Tuesday, February 24, 2015

Comfort and healing

I can't claim any credit for the idea behind this post, which came from another blog that I can't recall.  If it's yours, or you know where it originated, please do come forth so I can bestow credit where credit is due.

(Edit: The core idea came from Telecanter's Receding Rules.  A lot more is covered there than merely healing rates, so go check it out if you haven't already.)

Anyway, the basic idea is that the comfort of characters affects their rate of healing, and comfort includes such things as entertainment as well as food and drink, lodgings, etc.  My contribution to the cause is to codify these factors into a very simple system, utilizing a slight modification of the standard B/X ability score modifier table.

First, the "comfort score" is determined, starting with a base of 11.  This assumes reasonable shelter from the elements (could be a house, an inn, or a sturdy pavilion or yurt), a basic bed such as a cot or straw pallet, adequate warmth, and basic food and drink (bread and cheese, porridge, or similar, plus water or other beverage of ordinary quality.)

Add 1 point for each of the following that applies:
  • Comfortable bed (soft mattress, clean linens, etc.)
  • Good food and/or drink (Hearty fare, i.e. not simple gruel or bread and cheese, nor preserved rations.  Roast fowl or a chunky meat stew are enough to qualify.)
  • Abundant food and drink (Everyone can eat their fill, and then some.)
  • Heartening entertainment (Music or storytelling or whatever else seems appropriate.)
  • Care of a healer (No more than four patients per healer.)
  • Full rest (No other significant activity for 24 hours.)
  • Hygiene: Opportunity for bathing, washing, and grooming.
  • Creature comforts (Robe and slippers, tea, incense, or whatever else makes a character feel really comfortable.)
  • Pleasing environment (Neat and tidy indoor area with appealing decor, or an outdoor place of great natural beauty.)

Subtract one point for each of the following that applies:
  • Inhospitable climate (Hot or cold, rainy.) (Negated by rudimentary shelter and/or campfire, if appropriate.)
  • Very inhospitable climate (Bitter cold, sweltering heat. heavy rain, hail.) (Cumulative with the above.  Negated by full shelter and/or fire, if appropriate.)
  • Sleeping on ground 
  • Sleeping on hard, rough surface (A dungeon floor, for example. Cumulative with the above.)
  • Iron rations (Unappealing preserved food, e.g. hardtack and salt pork.)
  • Short rations (Stretching rations farther than they're intended, or living on foraged food.)
  • Interrupted sleep (Guard rotation, or actually being attacked or otherwise disturbed.)
  • Frightening/unsettling environment (Haunted, cursed, inhabited by monsters, etc.)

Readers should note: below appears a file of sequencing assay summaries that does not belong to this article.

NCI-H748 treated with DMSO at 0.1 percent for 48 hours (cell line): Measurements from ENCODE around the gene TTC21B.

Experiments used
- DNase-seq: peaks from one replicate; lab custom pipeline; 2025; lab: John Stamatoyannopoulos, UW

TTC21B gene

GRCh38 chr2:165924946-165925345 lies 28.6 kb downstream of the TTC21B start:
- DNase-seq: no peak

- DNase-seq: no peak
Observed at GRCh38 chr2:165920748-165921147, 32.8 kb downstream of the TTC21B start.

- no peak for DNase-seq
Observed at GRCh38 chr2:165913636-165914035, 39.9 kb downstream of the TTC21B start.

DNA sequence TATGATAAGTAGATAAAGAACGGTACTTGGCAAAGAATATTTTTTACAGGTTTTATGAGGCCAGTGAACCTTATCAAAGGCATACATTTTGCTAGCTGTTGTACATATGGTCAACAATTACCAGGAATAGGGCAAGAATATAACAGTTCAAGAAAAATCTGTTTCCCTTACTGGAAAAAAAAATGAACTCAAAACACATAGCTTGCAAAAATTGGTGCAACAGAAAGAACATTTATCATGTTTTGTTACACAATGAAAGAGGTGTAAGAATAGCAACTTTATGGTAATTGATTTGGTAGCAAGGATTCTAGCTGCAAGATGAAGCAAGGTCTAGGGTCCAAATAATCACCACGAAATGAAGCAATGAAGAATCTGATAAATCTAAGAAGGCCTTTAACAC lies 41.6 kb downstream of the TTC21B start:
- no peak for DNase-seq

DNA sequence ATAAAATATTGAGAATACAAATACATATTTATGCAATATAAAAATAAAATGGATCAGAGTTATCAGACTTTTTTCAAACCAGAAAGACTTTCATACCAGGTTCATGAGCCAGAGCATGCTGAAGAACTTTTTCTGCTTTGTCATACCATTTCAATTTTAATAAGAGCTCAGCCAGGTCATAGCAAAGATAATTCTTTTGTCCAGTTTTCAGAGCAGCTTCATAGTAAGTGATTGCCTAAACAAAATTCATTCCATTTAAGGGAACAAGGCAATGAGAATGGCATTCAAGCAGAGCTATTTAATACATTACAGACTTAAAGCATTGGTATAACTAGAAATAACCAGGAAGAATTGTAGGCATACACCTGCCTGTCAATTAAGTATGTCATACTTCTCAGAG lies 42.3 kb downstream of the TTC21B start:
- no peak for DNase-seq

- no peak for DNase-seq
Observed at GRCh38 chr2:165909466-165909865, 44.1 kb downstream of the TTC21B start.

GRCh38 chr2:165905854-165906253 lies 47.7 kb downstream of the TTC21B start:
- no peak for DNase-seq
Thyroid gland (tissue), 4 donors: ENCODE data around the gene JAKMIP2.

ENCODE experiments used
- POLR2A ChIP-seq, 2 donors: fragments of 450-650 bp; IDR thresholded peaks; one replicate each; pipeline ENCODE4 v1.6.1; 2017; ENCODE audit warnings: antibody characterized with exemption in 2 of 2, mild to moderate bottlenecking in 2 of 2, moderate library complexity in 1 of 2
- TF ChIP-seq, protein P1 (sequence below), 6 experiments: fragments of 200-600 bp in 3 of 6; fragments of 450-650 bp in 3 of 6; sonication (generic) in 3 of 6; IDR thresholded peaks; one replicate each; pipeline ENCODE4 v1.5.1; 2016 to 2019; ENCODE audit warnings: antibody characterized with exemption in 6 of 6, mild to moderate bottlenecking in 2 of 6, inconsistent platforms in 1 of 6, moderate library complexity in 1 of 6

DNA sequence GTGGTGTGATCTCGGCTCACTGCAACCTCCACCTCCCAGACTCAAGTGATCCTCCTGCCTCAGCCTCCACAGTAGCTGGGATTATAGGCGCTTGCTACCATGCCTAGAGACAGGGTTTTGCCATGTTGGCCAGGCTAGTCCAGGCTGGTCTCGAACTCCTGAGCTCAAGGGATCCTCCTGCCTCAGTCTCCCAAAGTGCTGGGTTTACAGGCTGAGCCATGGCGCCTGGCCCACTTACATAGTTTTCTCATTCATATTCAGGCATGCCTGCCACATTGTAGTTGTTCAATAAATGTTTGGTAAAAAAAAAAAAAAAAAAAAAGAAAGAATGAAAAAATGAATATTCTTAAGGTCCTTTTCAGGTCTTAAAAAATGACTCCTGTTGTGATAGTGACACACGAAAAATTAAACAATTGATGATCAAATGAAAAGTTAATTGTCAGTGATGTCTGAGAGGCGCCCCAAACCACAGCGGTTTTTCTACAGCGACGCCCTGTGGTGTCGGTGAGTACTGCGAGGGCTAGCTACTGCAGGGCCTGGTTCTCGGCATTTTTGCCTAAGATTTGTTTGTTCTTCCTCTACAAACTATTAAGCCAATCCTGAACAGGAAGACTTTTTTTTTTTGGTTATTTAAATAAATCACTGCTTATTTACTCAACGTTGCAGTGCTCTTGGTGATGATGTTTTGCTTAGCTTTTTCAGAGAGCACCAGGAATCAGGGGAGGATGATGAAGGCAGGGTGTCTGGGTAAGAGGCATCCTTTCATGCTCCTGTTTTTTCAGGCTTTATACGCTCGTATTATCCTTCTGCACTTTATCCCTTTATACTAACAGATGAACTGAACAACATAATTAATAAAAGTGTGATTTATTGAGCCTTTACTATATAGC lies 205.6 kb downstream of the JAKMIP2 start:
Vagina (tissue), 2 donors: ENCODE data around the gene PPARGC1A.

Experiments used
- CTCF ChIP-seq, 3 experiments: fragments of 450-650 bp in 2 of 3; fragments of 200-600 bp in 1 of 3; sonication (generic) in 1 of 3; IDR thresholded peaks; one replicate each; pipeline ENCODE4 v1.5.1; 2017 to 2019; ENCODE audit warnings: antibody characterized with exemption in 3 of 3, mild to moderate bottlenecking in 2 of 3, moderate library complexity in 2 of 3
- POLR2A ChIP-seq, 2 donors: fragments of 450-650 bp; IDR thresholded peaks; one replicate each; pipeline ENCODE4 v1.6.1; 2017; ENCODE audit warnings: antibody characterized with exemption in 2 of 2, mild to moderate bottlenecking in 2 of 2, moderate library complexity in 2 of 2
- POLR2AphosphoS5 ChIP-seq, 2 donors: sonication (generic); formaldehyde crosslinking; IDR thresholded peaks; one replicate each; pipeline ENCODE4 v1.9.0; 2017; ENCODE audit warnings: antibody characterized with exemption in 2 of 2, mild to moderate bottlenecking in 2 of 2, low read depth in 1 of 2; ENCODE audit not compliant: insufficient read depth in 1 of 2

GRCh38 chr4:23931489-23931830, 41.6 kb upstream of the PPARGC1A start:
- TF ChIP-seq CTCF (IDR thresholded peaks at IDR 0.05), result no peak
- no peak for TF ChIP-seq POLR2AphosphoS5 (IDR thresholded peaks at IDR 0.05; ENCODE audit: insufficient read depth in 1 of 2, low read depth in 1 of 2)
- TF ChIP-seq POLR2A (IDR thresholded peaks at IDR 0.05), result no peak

• Unsanitary conditions (Muck, slime, corpses, horrible smells, etc.)

Base rate of healing is 1d4 points per day, modified by the "comfort score" as if it were an ability score:

 Less than 3            -4*
           3                          -3**      
      4-5                        -2***
                                     6-8                        -1                                     
9-12  No adjustment
13-15                   +1
16-17                   +2
18                         +3
19 or more           +4

* No spell memorization/restoring spell slots possible
** May not memorize or restore slots for highest two spell levels known
*** May not memorize or restore slots for highest level of spells known

Penalties may reduce a roll to zero or less, in which case no healing takes place and the character's condition may actually deteriorate.

Let's say our intrepid adventurers have had a rough go of things in an underground crypt, and barricade themselves in a dead-end chamber.  The place is pervaded by a deathly chill (-1), they're sleeping on the ground (-1), on a hard surface (-1), on iron rations (-1), interrupting their sleep to keep a constant watch (-1), and in a very unnerving place (-1), for a total penalty of -6.  That comes out to a Comfort score of 5, which is a -2 penalty to heal.  To bolster their flagging spirits, they break out the bottle of fine vintage brandy they found in one of the crypts, which adds +1, making their overall score a 6.  Their healing penalty is only -1, and their spell casters can recover all their spell levels normally.  (If they hadn't had the brandy, they could have risked the noise of singing a few heroic ballads to achieve the same effect.)

Once they make it back to town, they spend a week recovering in the luxurious villa they prudently purchased with some of their previous loot.  They have plush feather beds (+1), excellent food prepared by the villa staff (+1) in plenty (+1), they have nothing to do but rest and relax (+1), take hot baths (+1), enjoy all the luxuries of the well-to-do (+1), and in a very pleasing environment (+1) for a total Comfort score of 18.  

If desired, the Comfort score can be adjusted individually for each character's Constitution modifier; thus, hearty souls can recover quickly even in less than ideal circumstances, while the more delicate require greater ease and comfort to restore themselves.

1 comment :

  1. Now that I know you're going offline, I'm motivated to provide some feedback. This is going into my game. Thank you.